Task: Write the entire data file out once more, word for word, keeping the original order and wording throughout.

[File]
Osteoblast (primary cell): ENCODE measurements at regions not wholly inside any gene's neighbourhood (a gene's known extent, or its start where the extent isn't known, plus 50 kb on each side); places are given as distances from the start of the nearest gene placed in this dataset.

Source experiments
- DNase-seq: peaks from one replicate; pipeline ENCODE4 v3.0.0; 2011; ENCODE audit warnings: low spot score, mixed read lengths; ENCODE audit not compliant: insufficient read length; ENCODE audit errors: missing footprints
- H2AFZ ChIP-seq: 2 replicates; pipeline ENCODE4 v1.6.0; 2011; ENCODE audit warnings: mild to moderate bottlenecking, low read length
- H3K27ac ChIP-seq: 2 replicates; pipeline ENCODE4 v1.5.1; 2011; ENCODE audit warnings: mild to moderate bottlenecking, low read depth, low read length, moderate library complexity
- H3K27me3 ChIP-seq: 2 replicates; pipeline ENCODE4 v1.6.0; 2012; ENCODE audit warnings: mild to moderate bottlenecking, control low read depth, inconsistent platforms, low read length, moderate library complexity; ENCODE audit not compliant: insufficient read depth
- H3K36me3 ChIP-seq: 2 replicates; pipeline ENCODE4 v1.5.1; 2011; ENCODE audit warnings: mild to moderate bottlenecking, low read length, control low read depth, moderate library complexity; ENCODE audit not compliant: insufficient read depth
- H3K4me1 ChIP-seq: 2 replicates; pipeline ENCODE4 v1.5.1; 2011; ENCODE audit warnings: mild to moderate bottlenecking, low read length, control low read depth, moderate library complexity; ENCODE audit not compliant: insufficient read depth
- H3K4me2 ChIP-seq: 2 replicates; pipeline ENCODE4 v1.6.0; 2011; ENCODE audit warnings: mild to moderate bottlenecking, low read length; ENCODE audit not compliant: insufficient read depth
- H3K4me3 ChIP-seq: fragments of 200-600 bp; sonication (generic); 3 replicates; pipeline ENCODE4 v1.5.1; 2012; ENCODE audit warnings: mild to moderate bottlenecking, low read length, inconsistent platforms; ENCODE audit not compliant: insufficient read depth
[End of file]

Osteoblast (primary cell): ENCODE measurements at regions not wholly inside any gene's neighbourhood (a gene's known extent, or its start where the extent isn't known, plus 50 kb on each side); places are given as distances from the start of the nearest gene placed in this dataset.

Source experiments
- DNase-seq: peaks from one replicate; pipeline ENCODE4 v3.0.0; 2011; ENCODE audit warnings: low spot score, mixed read lengths; ENCODE audit not compliant: insufficient read length; ENCODE audit errors: missing footprints
- H2AFZ ChIP-seq: 2 replicates; pipeline ENCODE4 v1.6.0; 2011; ENCODE audit warnings: mild to moderate bottlenecking, low read length
- H3K27ac ChIP-seq: 2 replicates; pipeline ENCODE4 v1.5.1; 2011; ENCODE audit warnings: mild to moderate bottlenecking, low read depth, low read length, moderate library complexity
- H3K27me3 ChIP-seq: 2 replicates; pipeline ENCODE4 v1.6.0; 2012; ENCODE audit warnings: mild to moderate bottlenecking, control low read depth, inconsistent platforms, low read length, moderate library complexity; ENCODE audit not compliant: insufficient read depth
- H3K36me3 ChIP-seq: 2 replicates; pipeline ENCODE4 v1.5.1; 2011; ENCODE audit warnings: mild to moderate bottlenecking, low read length, control low read depth, moderate library complexity; ENCODE audit not compliant: insufficient read depth
- H3K4me1 ChIP-seq: 2 replicates; pipeline ENCODE4 v1.5.1; 2011; ENCODE audit warnings: mild to moderate bottlenecking, low read length, control low read depth, moderate library complexity; ENCODE audit not compliant: insufficient read depth
- H3K4me2 ChIP-seq: 2 replicates; pipeline ENCODE4 v1.6.0; 2011; ENCODE audit warnings: mild to moderate bottlenecking, low read length; ENCODE audit not compliant: insufficient read depth
- H3K4me3 ChIP-seq: fragments of 200-600 bp; sonication (generic); 3 replicates; pipeline ENCODE4 v1.5.1; 2012; ENCODE audit warnings: mild to moderate bottlenecking, low read length, inconsistent platforms; ENCODE audit not compliant: insufficient read depth